A broad, one-time effort to extend PSLF relief to all those eligible could happen in a few simple steps. First, the federal loan servicing contractors could identify ALL borrowers who entered repayment more than ten years ago and who are not currently in default, and send every one of them an invitation to fill out a simple form asking if they have been working in public service. Second, the existing maze of paperwork created by the Department’s rules could be waived in favor of a simple one-page form. The PSLF applicant need only certify under penalty of law that they worked full–time for at least ten years and still work in a qualifying job. The form’s checklist of jobs should include the words of the statute: 

a full-time job in emergency management, government, ... military service, public safety, law enforcement, public health (including nurses, nurse practitioners, nurses in a clinical setting, and full-time professionals engaged in health care practitioner occupations and health care support occupations...), public education, social work in a public child or family service agency, public interest law services (including prosecution or public defense or legal advocacy on behalf of low-income communities at a nonprofit organization), early childhood education (including licensed or regulated childcare, Head Start, and State funded prekindergarten), public service for individuals with disabilities, public service for the elderly, public library sciences, school-based library sciences and other school-based services, or [a job] at a [501(c)(3) tax exempt organization].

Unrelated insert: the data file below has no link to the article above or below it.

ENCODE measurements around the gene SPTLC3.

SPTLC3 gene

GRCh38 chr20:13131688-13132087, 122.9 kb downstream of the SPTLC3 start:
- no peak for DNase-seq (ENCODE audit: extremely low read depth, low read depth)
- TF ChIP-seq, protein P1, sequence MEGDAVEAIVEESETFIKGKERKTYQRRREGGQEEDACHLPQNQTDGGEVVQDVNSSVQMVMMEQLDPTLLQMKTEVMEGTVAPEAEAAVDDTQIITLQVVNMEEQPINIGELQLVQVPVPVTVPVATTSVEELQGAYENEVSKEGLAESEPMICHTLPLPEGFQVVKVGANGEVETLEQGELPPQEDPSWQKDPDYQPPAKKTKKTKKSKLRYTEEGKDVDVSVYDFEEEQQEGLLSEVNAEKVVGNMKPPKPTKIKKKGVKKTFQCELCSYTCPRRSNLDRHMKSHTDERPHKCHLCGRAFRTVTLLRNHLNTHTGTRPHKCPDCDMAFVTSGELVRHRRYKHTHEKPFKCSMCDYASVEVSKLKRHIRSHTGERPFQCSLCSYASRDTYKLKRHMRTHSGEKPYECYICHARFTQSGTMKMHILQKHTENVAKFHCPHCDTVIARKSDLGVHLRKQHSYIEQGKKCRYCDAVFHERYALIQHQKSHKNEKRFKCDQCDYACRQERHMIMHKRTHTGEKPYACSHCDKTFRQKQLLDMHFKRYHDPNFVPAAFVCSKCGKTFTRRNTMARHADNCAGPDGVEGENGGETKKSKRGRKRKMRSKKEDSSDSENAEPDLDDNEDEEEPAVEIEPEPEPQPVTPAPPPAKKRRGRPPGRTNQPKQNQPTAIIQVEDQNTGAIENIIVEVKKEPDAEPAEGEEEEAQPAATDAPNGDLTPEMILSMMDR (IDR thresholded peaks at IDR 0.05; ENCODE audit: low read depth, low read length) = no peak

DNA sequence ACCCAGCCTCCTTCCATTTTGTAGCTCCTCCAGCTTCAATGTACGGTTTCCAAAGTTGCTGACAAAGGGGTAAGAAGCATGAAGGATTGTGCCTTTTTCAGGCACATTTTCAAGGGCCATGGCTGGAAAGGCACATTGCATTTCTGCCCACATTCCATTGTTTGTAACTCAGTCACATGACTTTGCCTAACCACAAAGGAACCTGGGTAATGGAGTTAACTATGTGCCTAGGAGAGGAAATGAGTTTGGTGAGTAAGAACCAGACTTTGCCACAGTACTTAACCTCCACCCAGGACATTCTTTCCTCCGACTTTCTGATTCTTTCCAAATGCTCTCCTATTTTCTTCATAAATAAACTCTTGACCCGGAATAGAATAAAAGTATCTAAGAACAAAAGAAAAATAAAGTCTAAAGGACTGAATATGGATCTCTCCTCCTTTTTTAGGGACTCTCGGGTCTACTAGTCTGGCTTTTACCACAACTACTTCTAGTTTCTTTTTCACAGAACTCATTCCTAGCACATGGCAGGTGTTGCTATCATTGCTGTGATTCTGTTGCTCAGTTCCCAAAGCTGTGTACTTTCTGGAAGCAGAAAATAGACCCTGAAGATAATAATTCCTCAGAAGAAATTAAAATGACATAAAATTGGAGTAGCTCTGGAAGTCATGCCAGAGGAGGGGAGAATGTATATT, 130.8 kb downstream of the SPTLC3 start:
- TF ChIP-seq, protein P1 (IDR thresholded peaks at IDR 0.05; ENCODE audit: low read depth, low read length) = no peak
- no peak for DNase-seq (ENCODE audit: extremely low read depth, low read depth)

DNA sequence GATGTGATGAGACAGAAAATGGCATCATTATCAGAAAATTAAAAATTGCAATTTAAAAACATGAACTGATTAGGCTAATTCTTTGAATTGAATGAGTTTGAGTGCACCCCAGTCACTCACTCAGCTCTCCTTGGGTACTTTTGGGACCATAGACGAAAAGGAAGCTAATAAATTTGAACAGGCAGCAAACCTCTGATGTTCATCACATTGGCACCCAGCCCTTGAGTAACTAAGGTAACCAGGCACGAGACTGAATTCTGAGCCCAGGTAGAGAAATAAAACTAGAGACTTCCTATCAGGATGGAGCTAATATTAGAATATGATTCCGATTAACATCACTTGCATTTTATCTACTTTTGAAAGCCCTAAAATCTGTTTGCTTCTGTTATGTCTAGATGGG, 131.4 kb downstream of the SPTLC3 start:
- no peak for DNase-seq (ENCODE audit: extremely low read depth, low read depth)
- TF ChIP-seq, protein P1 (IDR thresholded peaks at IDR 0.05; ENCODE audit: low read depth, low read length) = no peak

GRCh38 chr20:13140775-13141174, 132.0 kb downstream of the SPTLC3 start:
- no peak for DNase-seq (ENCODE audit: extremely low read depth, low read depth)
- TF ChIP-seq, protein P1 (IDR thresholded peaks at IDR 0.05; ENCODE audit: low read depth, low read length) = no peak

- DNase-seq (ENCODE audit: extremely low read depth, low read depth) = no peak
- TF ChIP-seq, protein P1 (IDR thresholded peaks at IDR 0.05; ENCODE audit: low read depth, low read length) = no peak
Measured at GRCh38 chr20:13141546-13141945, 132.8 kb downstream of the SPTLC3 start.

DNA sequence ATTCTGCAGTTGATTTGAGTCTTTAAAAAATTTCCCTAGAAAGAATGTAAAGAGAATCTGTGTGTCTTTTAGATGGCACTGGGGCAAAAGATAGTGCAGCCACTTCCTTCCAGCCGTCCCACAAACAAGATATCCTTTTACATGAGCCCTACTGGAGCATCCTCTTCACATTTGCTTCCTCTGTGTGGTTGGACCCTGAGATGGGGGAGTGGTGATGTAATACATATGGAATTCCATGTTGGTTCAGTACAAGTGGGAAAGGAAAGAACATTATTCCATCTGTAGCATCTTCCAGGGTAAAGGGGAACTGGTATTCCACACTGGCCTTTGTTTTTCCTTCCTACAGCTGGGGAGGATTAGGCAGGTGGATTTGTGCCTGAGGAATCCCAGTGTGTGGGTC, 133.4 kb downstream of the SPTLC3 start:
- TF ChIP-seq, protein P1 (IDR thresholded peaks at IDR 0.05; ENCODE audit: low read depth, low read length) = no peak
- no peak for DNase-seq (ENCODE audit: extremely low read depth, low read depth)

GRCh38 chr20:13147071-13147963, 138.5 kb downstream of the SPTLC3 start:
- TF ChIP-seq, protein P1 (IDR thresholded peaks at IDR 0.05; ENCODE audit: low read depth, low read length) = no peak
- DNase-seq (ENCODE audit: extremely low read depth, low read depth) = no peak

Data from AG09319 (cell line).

Any borrower signing and returning the form should immediately have all federal student loans cancelled. The Department should provide adequate funding to its contractors to fully administer this PSLF jubilee.